Little Bona’s Twins With Guatemalan Parish

Richard Husted Features

ALLEGANY, N.Y. —  St. Bonaventure Parish here began a relationship with San Augustin Church in Lanquin, Guatemala,  nearly four years ago as a “sister parish.”  The twinning connection was made through a diocesan priest and former missionary, Father Bernie Survil, who made us aware of the needs of the parish and the possibilities of our support.  Since the partnership began, we have completed a variety of projects.

Early on, one of the major questions we had to answer was “why?”  Why were we attempting to connect with a parish so far away from our area and so different from our culture?  Weren’t there enough efforts being supported by our local outreach committee?  Honestly, we were already involved in a very credible ministry through our efforts to reach out to the local poor.  Diocesan collections and requests continued to almost overwhelm the parish.  If we were to begin a sister parish by choosing a “fit,” it probably would not have been in Guatemala or in a place where language would be such a difficult factor.

Looking back, San Augustin Parish came to us, not the other way around.  The need was there, the connection seemed possible and the Lord was knocking at our door. The first year or two were very tentative.  A few projects were initiated but the involvement of parishioners was sparse.  Father Mario, the pastor of our sister parish, came to the U.S. and spent a few days with us sharing at the weekend liturgies.

Sarah and Keith Weekley, two parishioners who are potters, organized an event called “The Empty Bowl Dinner” held on the campus of St. Bonaventure University.  Bowls were crafted by local potters, soup made by volunteers and bread baked by parishioners.  The event was a huge success, enabling five delegates from our parish to travel to Lanquin to offer San Augustin some financial aid.

When those who went to Guatemala returned from their journey, they said that they had been touched by the lives and the needs of our brothers and sisters in the parish of San Augustin and were convinced of the possibilities of making a strong connection. Through it all, language was a real difficulty.  Some Spanish was spoken but mostly Quiche.  Besides the language challenge, one or two real difficulties seemed to put our efforts on hold.  Since we were convinced that the connection to our sister parish should not simply be “big brother” —  financially aiding people from a poor Third World country — we wanted to identify ways that we could learn and be fed by the faith and the simplicity of Gospel living that characterized the people of San Augustin.

Gathering together as a small committee, we struggled to try to craft a mission statement.  An open meeting of parishioners allowed those who had gone as delegates to Guatemala to share their experiences.  Still, the biggest problem remained:  How can we ask for more money from parishioners already overwhelmed by special collections and local efforts in aiding the poor?  Was this truly a “sister parish” project or should it possibly go beyond that definition to include other faith communities?  These questions still challenge the committee, and the answers are far from clear.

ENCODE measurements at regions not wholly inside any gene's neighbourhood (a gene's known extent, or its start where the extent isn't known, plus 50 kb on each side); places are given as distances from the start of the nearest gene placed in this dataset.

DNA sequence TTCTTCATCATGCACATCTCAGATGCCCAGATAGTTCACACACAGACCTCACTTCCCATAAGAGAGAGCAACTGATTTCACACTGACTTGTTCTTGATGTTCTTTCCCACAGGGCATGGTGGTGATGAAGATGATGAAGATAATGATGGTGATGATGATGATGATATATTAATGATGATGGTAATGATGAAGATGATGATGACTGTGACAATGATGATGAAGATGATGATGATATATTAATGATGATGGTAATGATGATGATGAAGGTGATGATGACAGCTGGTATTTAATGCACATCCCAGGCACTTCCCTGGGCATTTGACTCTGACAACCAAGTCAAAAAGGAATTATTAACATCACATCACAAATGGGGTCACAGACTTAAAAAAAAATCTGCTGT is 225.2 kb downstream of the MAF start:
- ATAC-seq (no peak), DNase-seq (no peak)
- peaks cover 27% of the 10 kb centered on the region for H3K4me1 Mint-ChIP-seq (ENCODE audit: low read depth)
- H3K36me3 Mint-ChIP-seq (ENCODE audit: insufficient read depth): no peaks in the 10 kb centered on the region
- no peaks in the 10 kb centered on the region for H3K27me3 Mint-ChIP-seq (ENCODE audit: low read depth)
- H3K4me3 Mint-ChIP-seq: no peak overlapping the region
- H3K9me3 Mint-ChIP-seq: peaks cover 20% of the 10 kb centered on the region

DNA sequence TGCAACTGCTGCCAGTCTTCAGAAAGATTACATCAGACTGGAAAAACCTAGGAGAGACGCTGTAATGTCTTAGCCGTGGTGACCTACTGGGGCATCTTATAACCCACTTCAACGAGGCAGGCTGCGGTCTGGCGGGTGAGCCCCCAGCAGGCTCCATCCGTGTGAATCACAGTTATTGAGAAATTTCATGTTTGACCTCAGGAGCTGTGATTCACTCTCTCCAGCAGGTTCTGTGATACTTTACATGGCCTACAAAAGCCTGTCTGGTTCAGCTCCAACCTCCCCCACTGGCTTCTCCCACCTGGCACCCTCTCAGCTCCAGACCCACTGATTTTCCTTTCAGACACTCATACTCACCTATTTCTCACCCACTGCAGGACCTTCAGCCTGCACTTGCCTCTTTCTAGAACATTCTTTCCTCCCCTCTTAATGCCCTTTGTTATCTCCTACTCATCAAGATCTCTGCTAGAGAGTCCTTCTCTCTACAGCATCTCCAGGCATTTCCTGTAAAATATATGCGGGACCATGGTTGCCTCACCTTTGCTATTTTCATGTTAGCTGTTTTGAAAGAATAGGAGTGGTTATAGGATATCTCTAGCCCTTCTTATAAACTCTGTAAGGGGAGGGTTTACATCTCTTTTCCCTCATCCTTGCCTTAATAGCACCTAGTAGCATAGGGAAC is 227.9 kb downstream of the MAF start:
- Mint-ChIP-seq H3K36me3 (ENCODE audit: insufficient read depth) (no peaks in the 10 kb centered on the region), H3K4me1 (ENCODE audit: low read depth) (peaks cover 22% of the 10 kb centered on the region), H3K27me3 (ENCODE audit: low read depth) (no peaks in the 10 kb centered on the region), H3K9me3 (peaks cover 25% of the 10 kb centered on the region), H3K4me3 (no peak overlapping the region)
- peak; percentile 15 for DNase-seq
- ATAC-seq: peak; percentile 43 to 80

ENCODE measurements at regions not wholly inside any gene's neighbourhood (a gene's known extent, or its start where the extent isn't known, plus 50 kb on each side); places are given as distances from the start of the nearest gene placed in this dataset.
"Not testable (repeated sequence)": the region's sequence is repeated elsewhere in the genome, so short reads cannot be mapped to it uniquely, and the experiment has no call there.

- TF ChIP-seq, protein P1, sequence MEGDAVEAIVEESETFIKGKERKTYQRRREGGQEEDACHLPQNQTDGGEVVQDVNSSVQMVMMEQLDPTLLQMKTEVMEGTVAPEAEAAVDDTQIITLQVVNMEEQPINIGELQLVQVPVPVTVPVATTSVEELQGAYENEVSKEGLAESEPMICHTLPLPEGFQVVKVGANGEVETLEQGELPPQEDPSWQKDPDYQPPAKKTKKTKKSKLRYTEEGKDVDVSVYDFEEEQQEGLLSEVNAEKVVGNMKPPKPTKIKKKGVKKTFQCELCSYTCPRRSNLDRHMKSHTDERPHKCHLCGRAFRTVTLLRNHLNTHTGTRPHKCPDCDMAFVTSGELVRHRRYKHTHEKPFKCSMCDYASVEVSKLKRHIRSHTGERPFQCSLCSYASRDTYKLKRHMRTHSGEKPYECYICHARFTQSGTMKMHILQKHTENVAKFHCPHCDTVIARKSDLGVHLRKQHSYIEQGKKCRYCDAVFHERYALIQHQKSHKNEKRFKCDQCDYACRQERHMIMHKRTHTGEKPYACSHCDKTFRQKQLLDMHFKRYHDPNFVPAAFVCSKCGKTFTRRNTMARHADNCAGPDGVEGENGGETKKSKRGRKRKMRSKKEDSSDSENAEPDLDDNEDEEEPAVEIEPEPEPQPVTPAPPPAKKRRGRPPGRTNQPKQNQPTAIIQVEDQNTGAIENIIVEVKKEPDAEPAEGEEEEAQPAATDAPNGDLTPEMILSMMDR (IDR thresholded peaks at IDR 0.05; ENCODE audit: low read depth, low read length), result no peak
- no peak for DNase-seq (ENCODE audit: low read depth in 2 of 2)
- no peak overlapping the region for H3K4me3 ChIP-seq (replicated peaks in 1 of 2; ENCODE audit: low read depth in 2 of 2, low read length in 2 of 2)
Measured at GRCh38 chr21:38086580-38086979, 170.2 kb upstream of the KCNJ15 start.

One recent project caught the attention and the imagination of many in the parish.  We call it “The Birthday Cake Project.”  After receiving permission, we sent a letter to parents of students at St. Bonaventure University offering a homemade birthday cake for their child’s birthday. We explained that the $15 price would go to support our sister parish.

We have already received more than 50 responses, and many parents have added comments like “what a great idea” and “thank you for this opportunity.”  Enthusiasm and interest in the sister parish idea are increasing, and it looks like this simple idea has generated some new possibilities.

We are now at the point of being able to pledge $100 each month to the San Augustin parish.  In addition, we are raising money to send another delegation to Guatemala and perhaps to bring a delegation to Allegany.

Language remains a huge obstacle. We are hoping that some young people, who are Internet buffs, will become “pen pals” to connect with youth of Lanquin . Perhaps, an impossible dream, but an idea that has come from the committee is to bring two or three high school students to our community in the future to live with a sponsor family and become part of our parish community.

A variety of volunteers participated in “The Birthday Cake Project”  including bakers, cake decorators, deliverers, date organizers, and writers of thank you cards to parents.  No one knows for sure how this program will progress, but one thing is for sure:  the sister project is “on the move.”

Hopes for the future continue to add dreams and possibilities. The next step, we believe, is to involve more parishioners who will become part of the committee and learn that our connection with the poor in a different cocatholic and apostolic church.”